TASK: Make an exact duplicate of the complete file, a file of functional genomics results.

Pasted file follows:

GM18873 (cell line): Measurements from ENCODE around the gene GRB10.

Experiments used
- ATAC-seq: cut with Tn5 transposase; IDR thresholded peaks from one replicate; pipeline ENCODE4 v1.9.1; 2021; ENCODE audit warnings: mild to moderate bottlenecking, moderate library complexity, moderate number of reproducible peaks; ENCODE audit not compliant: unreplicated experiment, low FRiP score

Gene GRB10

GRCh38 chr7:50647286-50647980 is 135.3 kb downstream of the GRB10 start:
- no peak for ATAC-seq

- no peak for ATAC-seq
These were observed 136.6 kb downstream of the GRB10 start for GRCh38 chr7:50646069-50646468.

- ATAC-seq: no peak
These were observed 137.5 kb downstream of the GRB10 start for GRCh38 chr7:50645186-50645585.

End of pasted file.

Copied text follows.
GM18873 (cell line): Measurements from ENCODE around the gene GRB10.

Experiments used
- ATAC-seq: cut with Tn5 transposase; IDR thresholded peaks from one replicate; pipeline ENCODE4 v1.9.1; 2021; ENCODE audit warnings: mild to moderate bottlenecking, moderate library complexity, moderate number of reproducible peaks; ENCODE audit not compliant: unreplicated experiment, low FRiP score

Gene GRB10

GRCh38 chr7:50647286-50647980 is 135.3 kb downstream of the GRB10 start:
- no peak for ATAC-seq

- no peak for ATAC-seq
These were observed 136.6 kb downstream of the GRB10 start for GRCh38 chr7:50646069-50646468.

- ATAC-seq: no peak
These were observed 137.5 kb downstream of the GRB10 start for GRCh38 chr7:50645186-50645585.